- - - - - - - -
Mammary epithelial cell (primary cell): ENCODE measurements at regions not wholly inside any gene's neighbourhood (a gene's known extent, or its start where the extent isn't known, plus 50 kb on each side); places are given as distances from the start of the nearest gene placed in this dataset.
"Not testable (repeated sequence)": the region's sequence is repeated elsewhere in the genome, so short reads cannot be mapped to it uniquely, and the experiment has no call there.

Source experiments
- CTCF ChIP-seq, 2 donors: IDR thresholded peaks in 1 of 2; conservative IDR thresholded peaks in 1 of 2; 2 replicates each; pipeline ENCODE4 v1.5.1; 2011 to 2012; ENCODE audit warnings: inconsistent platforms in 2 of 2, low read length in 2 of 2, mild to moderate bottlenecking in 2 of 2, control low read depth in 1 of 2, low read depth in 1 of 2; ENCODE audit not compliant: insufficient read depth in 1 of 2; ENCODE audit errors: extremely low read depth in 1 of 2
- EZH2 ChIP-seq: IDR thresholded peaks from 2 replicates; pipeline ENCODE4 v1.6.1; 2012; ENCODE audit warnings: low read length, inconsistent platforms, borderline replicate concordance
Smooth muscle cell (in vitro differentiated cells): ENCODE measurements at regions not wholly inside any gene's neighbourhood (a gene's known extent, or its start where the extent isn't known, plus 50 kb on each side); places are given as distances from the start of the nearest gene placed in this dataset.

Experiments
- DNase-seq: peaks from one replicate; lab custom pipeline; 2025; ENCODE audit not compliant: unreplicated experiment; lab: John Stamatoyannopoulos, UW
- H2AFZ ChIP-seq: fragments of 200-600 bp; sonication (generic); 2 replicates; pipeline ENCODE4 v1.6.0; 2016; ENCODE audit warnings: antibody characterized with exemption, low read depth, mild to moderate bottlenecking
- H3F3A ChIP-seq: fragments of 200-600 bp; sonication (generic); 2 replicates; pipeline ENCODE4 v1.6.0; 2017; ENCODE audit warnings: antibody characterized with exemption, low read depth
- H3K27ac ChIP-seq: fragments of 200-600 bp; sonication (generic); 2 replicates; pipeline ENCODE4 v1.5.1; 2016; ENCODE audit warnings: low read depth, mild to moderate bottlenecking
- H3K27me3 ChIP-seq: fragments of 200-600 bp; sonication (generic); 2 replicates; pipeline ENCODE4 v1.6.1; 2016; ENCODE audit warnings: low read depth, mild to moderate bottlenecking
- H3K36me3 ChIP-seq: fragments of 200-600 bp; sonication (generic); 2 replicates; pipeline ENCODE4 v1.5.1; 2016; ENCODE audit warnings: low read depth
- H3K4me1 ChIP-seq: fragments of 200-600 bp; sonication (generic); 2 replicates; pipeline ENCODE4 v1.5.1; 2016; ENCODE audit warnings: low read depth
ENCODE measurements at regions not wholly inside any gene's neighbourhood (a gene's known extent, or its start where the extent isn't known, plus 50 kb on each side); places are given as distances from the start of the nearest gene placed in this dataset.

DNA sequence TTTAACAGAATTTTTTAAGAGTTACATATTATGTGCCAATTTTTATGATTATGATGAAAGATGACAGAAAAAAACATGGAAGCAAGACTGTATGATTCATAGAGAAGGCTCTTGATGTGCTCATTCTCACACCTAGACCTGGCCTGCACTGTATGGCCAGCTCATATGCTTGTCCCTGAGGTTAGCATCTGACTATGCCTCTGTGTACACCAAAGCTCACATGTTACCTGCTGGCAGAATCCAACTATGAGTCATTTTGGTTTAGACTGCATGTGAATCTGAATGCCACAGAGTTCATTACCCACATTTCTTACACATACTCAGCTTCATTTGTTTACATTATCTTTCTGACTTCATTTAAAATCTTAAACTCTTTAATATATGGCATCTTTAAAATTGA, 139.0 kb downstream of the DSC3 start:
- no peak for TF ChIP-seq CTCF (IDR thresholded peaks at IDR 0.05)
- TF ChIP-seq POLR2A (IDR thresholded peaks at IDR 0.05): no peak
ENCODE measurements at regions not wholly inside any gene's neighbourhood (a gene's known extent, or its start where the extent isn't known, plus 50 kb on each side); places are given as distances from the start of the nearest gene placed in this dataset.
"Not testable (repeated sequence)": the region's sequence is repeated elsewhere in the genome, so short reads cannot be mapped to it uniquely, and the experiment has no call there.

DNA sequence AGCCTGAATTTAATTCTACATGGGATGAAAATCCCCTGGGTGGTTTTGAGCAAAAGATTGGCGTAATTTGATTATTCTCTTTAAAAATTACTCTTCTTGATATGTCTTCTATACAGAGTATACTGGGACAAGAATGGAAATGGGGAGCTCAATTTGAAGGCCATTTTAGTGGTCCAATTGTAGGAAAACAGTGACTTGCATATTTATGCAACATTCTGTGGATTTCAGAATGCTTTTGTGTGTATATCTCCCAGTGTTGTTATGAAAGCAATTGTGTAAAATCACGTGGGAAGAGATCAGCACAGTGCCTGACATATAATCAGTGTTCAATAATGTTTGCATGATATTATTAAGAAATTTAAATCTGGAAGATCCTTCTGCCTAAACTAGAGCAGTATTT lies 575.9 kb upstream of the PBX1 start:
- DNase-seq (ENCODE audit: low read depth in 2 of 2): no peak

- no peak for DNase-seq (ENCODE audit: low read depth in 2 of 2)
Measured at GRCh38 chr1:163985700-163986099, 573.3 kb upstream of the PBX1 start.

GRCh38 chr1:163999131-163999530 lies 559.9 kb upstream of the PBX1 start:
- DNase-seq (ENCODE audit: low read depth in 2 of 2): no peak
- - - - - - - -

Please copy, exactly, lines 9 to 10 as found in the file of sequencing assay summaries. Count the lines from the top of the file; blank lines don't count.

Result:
- H2AFZ ChIP-seq: fragments of 200-600 bp; sonication (generic); 2 replicates; pipeline ENCODE4 v1.6.0; 2016; ENCODE audit warnings: antibody characterized with exemption, low read depth, mild to moderate bottlenecking
- H3F3A ChIP-seq: fragments of 200-600 bp; sonication (generic); 2 replicates; pipeline ENCODE4 v1.6.0; 2017; ENCODE audit warnings: antibody characterized with exemption, low read depth